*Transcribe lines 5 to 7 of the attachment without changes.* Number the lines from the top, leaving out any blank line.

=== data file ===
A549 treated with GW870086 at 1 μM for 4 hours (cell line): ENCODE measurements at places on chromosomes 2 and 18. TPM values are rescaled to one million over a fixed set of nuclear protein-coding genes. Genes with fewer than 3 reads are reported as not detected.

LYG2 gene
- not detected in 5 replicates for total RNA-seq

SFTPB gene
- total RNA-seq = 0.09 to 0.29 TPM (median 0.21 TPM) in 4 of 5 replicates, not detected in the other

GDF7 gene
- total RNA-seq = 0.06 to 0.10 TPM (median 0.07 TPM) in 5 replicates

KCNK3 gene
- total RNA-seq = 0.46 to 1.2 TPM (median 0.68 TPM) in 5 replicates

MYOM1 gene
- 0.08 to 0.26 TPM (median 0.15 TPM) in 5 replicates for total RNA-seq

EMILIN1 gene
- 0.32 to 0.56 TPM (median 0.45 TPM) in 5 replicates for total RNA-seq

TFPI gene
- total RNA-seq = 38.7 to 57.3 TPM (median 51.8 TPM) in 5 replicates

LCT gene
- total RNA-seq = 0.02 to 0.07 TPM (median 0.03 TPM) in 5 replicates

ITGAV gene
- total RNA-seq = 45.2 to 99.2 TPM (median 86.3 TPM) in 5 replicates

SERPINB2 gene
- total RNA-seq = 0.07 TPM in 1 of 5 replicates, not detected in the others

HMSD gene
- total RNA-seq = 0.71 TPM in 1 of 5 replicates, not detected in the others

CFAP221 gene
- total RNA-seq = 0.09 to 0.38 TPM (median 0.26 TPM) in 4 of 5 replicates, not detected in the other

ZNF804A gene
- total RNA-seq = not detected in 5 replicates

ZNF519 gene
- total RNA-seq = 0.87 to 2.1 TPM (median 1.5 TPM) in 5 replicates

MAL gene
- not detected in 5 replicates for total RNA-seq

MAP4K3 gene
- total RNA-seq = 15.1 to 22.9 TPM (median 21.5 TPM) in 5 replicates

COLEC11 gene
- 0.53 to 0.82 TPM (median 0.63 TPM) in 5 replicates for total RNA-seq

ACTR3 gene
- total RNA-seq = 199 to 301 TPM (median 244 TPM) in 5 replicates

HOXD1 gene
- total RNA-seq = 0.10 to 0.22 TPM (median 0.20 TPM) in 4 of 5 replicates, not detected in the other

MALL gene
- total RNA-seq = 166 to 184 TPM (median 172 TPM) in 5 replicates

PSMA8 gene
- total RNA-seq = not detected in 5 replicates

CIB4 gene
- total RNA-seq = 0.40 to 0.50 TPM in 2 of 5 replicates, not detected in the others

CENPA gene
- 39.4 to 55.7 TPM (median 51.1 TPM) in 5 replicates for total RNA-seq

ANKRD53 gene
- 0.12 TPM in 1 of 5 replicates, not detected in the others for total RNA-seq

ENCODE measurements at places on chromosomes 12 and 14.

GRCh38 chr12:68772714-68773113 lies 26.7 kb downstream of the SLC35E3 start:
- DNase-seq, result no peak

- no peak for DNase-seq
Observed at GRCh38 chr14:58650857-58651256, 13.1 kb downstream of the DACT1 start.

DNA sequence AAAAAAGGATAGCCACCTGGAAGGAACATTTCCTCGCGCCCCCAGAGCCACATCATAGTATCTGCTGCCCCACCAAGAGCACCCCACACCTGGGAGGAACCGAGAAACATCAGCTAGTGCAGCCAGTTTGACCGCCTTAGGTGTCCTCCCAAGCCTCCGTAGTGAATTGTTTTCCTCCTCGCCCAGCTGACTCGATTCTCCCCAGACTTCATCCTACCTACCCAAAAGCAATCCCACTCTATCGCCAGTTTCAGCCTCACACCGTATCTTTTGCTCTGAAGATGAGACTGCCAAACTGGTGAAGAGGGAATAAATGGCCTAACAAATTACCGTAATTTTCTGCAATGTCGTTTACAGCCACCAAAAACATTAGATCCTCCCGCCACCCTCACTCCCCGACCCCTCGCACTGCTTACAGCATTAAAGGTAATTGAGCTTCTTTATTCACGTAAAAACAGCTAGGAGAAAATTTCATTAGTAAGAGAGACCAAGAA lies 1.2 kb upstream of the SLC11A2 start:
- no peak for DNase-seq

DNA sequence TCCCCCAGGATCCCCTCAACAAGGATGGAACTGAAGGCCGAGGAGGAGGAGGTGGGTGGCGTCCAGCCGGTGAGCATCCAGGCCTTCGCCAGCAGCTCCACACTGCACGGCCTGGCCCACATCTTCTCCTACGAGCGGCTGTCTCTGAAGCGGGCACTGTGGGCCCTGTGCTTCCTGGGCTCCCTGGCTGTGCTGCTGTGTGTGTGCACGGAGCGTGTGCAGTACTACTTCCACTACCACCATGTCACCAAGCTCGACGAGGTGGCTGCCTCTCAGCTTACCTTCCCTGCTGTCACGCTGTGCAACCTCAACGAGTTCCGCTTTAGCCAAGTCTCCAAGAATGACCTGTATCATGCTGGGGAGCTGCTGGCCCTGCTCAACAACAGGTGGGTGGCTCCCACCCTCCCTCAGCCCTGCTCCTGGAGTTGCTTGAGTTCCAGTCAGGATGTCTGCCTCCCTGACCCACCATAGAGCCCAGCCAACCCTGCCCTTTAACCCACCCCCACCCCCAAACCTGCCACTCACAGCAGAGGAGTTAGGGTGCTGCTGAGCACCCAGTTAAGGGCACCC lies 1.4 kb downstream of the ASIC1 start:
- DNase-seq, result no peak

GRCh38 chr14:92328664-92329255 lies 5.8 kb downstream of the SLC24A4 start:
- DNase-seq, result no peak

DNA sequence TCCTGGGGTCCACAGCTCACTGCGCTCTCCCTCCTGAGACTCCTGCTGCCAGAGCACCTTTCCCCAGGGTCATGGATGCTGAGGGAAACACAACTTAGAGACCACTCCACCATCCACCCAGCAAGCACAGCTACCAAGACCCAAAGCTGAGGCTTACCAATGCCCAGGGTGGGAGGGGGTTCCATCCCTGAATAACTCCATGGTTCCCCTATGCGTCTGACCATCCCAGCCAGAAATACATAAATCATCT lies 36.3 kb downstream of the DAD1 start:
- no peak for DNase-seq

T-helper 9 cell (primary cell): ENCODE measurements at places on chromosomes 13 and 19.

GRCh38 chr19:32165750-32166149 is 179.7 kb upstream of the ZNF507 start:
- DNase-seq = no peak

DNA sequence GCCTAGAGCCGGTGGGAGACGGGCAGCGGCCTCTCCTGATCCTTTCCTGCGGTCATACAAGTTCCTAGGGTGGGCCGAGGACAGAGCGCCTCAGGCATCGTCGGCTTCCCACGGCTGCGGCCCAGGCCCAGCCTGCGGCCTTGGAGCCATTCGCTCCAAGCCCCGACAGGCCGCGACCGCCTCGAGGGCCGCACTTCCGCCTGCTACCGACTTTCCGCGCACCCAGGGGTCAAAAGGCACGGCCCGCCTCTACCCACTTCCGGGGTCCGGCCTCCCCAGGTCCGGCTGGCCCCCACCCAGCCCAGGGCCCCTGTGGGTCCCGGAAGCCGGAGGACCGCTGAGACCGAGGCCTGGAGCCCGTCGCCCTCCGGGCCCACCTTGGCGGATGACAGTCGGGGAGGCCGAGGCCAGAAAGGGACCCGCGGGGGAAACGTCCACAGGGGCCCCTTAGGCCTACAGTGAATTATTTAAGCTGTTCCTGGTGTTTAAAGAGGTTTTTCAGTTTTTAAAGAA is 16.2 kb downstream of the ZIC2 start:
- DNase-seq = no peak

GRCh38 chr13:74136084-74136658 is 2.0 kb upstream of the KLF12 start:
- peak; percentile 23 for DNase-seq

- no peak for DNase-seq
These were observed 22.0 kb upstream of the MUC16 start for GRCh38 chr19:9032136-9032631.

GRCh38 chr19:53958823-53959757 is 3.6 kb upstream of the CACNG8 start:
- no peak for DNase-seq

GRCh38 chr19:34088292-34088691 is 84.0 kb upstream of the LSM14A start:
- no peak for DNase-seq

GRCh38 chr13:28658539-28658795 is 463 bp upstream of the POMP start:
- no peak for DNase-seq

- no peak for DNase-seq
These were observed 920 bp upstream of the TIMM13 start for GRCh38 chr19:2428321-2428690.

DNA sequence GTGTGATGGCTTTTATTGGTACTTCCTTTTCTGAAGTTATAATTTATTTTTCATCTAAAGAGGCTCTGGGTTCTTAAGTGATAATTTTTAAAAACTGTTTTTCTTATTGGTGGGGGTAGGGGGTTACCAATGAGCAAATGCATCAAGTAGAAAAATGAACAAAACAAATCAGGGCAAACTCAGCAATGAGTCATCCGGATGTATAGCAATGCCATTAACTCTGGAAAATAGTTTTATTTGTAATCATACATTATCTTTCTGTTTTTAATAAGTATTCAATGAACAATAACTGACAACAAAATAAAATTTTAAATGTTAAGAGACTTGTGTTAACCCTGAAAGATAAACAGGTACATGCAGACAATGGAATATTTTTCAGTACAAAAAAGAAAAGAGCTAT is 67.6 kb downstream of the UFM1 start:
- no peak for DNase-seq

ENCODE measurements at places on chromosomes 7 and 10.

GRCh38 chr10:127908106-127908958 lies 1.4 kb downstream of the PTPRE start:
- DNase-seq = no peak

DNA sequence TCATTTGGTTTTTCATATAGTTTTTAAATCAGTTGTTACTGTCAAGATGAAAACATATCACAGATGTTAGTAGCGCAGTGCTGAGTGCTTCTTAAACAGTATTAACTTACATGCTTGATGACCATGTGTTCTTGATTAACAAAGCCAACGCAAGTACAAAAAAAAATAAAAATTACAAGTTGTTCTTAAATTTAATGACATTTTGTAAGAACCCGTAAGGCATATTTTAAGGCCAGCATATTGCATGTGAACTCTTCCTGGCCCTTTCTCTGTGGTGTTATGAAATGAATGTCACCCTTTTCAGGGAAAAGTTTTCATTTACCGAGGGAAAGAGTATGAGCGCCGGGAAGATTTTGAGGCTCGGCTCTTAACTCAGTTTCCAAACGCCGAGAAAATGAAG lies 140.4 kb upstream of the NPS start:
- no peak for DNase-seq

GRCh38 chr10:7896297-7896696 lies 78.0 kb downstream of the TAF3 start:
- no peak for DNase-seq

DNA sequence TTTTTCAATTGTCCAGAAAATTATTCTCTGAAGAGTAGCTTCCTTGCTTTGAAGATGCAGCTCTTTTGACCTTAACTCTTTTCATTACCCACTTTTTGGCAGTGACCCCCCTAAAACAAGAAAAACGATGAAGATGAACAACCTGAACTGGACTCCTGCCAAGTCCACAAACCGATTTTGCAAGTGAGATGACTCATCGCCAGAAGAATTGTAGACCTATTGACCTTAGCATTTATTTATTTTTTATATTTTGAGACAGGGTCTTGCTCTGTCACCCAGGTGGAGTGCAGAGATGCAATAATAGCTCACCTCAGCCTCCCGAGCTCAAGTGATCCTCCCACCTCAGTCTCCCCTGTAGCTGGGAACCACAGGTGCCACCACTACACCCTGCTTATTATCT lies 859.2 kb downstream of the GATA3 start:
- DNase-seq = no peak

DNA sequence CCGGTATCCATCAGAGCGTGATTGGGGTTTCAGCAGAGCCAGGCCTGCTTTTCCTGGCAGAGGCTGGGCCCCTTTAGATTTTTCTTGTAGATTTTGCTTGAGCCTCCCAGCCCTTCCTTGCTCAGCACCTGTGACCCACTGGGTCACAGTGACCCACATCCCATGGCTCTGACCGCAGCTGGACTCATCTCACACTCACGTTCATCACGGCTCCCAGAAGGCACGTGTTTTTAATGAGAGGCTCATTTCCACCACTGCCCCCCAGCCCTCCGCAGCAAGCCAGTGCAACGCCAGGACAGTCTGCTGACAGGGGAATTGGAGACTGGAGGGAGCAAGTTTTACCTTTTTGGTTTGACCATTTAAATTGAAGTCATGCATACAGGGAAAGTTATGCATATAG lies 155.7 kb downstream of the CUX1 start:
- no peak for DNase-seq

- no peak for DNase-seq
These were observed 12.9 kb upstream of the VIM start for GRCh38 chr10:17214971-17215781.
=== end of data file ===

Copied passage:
- total RNA-seq = 0.09 to 0.29 TPM (median 0.21 TPM) in 4 of 5 replicates, not detected in the other

GDF7 gene
- total RNA-seq = 0.06 to 0.10 TPM (median 0.07 TPM) in 5 replicates